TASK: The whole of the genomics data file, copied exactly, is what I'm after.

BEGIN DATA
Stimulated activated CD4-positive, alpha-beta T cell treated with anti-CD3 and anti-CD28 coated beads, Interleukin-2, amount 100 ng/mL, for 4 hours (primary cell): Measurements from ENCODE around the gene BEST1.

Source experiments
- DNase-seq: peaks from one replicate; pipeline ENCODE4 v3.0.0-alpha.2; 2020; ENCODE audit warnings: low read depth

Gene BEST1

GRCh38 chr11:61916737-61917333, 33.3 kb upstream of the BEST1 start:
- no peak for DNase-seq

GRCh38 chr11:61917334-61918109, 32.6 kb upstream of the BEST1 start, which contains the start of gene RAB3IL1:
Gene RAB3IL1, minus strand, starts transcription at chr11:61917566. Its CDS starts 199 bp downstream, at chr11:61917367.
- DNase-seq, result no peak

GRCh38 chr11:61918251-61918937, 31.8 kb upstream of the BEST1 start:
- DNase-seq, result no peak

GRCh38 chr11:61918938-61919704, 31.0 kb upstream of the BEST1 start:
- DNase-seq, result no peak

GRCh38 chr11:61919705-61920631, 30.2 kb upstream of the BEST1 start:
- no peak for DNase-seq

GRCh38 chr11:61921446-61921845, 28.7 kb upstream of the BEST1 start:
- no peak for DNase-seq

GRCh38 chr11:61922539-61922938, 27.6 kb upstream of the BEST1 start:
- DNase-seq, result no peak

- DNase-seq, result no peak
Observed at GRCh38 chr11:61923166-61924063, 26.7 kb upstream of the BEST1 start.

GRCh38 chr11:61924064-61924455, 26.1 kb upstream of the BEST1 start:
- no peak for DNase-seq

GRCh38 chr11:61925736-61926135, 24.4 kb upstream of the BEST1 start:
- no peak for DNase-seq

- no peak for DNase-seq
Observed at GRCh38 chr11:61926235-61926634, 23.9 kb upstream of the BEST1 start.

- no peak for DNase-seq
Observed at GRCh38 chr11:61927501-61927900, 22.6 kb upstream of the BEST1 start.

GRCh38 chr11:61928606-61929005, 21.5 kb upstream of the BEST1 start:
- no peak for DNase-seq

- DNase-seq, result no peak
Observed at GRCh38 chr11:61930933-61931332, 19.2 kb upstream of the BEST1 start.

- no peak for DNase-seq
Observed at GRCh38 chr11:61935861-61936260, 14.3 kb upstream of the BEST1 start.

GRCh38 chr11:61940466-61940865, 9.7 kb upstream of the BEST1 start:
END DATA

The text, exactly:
Stimulated activated CD4-positive, alpha-beta T cell treated with anti-CD3 and anti-CD28 coated beads, Interleukin-2, amount 100 ng/mL, for 4 hours (primary cell): Measurements from ENCODE around the gene BEST1.

Source experiments
- DNase-seq: peaks from one replicate; pipeline ENCODE4 v3.0.0-alpha.2; 2020; ENCODE audit warnings: low read depth

Gene BEST1

GRCh38 chr11:61916737-61917333, 33.3 kb upstream of the BEST1 start:
- no peak for DNase-seq

GRCh38 chr11:61917334-61918109, 32.6 kb upstream of the BEST1 start, which contains the start of gene RAB3IL1:
Gene RAB3IL1, minus strand, starts transcription at chr11:61917566. Its CDS starts 199 bp downstream, at chr11:61917367.
- DNase-seq, result no peak

GRCh38 chr11:61918251-61918937, 31.8 kb upstream of the BEST1 start:
- DNase-seq, result no peak

GRCh38 chr11:61918938-61919704, 31.0 kb upstream of the BEST1 start:
- DNase-seq, result no peak

GRCh38 chr11:61919705-61920631, 30.2 kb upstream of the BEST1 start:
- no peak for DNase-seq

GRCh38 chr11:61921446-61921845, 28.7 kb upstream of the BEST1 start:
- no peak for DNase-seq

GRCh38 chr11:61922539-61922938, 27.6 kb upstream of the BEST1 start:
- DNase-seq, result no peak

- DNase-seq, result no peak
Observed at GRCh38 chr11:61923166-61924063, 26.7 kb upstream of the BEST1 start.

GRCh38 chr11:61924064-61924455, 26.1 kb upstream of the BEST1 start:
- no peak for DNase-seq

GRCh38 chr11:61925736-61926135, 24.4 kb upstream of the BEST1 start:
- no peak for DNase-seq

- no peak for DNase-seq
Observed at GRCh38 chr11:61926235-61926634, 23.9 kb upstream of the BEST1 start.

- no peak for DNase-seq
Observed at GRCh38 chr11:61927501-61927900, 22.6 kb upstream of the BEST1 start.

GRCh38 chr11:61928606-61929005, 21.5 kb upstream of the BEST1 start:
- no peak for DNase-seq

- DNase-seq, result no peak
Observed at GRCh38 chr11:61930933-61931332, 19.2 kb upstream of the BEST1 start.

- no peak for DNase-seq
Observed at GRCh38 chr11:61935861-61936260, 14.3 kb upstream of the BEST1 start.

GRCh38 chr11:61940466-61940865, 9.7 kb upstream of the BEST1 start: